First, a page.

President's Message: Defining Moments in Land Policy
We can trace the origins of the Lincoln Institute to a chance encounter between a Cleveland inventor and industrialist and a barnstorming political economist in the 1890s. John C. Lincoln, an engineer who invented arc welders, high-torque electric motors, braking systems for streetcars, and even an electric car, was deeply moved by Henry George’s impassioned account of the stubbornness of urban poverty in the face of the unprecedented wealth generated by the Industrial Revolution. Lincoln subsequently devoted years of his life—and a big chunk of his fortune—to advancing George’s ideas for social improvement.
George showed in a powerful and persuasive way that poverty was the result of distributive injustice. The wrong people were benefiting from economic growth. Idle landowners could sit and watch land values increase exponentially, while the productive classes, labor and capital, were taxed to support the government. George proposed replacing corporate and income taxes with a new tax that expropriated the unearned value of land from its owners. He estimated that land tax revenue would be sufficient both to eliminate poverty and to fund the government.
Given his own disposition toward social justice, ethics, efficiency, and basic fairness, this proposition resonated with John Lincoln. But the failure of George’s policy prescriptions to gain any political traction mystified him. One reason he could see was the lack of general academic embrace of George’s analytics and his conclusions. Quite frankly, except for a handful of universities like Columbia, UC–Berkeley, or the University of Chicago, George’s work was marginalized if it was taught at all.
It was never considered a mainstream component of the training of economists or political scientists. Lincoln decided to remedy this by creating the Lincoln Foundation and partnering with universities to establish programs in land economics and taxation. And that’s what the Lincoln Foundation did from 1946 until 1974. In 1974, John’s son, David C. Lincoln, took a hard look at the impact of the foundation’s efforts to mainstream land economics and taxation in the fields of economics and political science. He was underwhelmed. The programs supported with the foundation’s resources were evanescent and land economics remained specialized in a few universities. He decided to try a new approach and established the Lincoln Institute of Land Policy to bring research and training under our own roof. And David was clear about one thing that he often repeated: “Henry George’s work was not about promoting the land tax—it was about eliminating poverty.” Thus, the Lincoln Institute was founded on the notion that land policy was not an end, but a means to solve bigger economic, social, and environmental challenges.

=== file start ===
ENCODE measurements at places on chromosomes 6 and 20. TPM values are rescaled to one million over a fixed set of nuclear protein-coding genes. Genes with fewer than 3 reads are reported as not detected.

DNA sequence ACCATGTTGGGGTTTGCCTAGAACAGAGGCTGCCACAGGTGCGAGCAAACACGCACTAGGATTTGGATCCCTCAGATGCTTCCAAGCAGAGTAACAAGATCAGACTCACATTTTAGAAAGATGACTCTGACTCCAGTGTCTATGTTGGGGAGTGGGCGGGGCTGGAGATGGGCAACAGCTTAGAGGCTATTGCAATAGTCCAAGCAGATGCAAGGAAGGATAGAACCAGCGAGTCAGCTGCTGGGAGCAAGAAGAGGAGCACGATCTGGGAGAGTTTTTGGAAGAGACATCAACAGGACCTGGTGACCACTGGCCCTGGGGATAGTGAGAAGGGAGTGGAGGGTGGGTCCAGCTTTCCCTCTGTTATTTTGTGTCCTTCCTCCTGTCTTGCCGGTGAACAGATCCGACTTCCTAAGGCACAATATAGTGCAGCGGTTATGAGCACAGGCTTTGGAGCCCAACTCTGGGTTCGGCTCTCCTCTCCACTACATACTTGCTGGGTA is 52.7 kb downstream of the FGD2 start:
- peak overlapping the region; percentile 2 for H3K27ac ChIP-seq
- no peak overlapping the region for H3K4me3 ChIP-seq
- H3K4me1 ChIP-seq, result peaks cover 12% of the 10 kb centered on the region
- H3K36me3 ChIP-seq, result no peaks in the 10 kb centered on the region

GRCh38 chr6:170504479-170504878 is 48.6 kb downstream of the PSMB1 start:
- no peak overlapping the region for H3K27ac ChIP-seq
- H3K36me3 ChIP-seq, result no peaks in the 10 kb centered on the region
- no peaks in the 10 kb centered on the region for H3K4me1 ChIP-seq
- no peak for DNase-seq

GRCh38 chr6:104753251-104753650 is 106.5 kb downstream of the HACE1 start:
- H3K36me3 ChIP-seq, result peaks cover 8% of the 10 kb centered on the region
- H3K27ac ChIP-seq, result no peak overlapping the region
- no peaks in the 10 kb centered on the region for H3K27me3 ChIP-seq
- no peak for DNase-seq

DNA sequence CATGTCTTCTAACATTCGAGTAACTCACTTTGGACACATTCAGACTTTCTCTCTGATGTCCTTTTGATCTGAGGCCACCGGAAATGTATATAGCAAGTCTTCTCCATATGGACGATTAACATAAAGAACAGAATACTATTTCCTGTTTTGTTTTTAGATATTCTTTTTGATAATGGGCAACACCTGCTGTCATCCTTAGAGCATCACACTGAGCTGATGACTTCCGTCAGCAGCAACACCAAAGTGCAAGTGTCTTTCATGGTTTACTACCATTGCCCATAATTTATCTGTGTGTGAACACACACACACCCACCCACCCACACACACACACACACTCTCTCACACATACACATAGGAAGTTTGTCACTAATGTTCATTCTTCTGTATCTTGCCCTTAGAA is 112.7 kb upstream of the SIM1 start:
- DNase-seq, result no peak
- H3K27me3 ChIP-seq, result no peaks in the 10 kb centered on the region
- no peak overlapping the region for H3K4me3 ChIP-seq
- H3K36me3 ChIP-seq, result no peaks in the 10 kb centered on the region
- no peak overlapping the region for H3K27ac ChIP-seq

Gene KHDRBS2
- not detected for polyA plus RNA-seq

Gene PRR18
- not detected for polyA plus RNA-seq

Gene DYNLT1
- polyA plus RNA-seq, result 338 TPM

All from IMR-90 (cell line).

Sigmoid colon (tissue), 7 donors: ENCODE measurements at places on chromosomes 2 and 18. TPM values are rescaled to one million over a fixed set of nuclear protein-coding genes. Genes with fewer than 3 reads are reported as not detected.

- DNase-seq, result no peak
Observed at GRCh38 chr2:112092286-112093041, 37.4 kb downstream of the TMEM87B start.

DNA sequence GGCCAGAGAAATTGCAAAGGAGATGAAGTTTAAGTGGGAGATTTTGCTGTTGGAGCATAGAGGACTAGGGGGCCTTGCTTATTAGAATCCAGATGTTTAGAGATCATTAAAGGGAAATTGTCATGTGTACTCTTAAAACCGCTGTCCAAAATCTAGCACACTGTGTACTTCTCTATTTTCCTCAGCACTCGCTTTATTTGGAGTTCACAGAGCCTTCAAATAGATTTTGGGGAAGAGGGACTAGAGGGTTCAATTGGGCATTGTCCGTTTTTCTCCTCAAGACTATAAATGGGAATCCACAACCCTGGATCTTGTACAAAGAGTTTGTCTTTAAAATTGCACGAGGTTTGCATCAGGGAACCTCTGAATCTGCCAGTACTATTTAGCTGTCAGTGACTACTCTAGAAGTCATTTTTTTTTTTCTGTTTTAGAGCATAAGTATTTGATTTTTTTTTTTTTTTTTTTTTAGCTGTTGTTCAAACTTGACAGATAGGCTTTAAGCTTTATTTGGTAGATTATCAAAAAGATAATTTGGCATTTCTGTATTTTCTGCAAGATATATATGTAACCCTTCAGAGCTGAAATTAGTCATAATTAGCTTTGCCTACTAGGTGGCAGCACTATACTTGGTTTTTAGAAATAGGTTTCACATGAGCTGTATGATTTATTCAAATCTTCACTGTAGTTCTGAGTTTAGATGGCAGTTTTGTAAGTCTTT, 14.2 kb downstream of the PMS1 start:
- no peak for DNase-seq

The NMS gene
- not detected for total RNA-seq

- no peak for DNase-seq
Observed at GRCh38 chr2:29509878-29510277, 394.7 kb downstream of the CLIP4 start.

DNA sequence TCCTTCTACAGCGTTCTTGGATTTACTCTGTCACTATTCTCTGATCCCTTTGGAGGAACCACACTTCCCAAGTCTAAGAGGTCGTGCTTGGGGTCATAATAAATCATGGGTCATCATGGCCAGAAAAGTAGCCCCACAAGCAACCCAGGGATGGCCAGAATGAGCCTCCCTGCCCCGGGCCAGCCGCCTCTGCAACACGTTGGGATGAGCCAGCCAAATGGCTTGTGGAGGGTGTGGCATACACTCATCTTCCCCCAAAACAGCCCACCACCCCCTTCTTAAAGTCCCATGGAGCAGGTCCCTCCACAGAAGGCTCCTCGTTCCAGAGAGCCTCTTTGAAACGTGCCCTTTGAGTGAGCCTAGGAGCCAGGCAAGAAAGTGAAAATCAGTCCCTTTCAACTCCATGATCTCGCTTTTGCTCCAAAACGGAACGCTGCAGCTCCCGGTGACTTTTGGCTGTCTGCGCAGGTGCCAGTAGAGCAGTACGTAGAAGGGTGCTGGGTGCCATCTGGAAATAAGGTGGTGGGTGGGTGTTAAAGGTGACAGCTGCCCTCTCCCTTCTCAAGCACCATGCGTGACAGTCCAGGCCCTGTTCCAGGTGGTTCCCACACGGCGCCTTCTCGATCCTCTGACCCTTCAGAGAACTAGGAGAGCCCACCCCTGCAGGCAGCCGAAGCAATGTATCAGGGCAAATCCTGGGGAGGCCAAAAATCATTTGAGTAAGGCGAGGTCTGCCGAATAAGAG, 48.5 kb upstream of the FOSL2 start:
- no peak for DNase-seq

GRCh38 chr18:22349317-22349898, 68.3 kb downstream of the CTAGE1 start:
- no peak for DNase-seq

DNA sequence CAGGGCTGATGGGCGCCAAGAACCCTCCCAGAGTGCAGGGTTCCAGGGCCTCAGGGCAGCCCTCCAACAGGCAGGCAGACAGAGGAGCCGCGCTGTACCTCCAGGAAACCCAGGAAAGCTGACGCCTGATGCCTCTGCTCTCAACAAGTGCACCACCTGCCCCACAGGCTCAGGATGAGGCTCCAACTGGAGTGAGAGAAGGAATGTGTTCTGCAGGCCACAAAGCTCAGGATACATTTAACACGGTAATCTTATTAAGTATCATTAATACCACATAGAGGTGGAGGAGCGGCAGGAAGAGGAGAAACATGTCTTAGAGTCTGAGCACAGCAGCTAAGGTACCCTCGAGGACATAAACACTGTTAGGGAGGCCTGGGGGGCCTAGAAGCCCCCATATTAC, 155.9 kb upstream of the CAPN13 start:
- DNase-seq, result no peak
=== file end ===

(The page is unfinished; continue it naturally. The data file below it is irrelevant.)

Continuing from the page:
With that clarity, measurable impact quickly followed. In the 1980s, the arrival of Boston lawyer and conservationist Kingsbury Browne as a Lincoln Institute fellow led to the scaling up and national networking of private land conservation in the United States. Today, members of the Land Trust Alliance, an organization that evolved from Browne’s work, have protected more than 57 million acres of private land in perpetuity in the United States. In the 1990s, the Lincoln Institute invented computer-assisted mass appraisal. Systems built on that legacy are now used by local governments everywhere. In the 2000s, new international programs in Latin America supported, tested, and documented modern land value capture tools and techniques. Dozens of countries and thousands of jurisdictions are now studying ways to use these tools to mobilize their own public revenue. In the 2010s, the Lincoln Institute went global, establishing the International Land Conservation Network to promote private land conservation and sharing our work on the global stage at venues like Habitat III.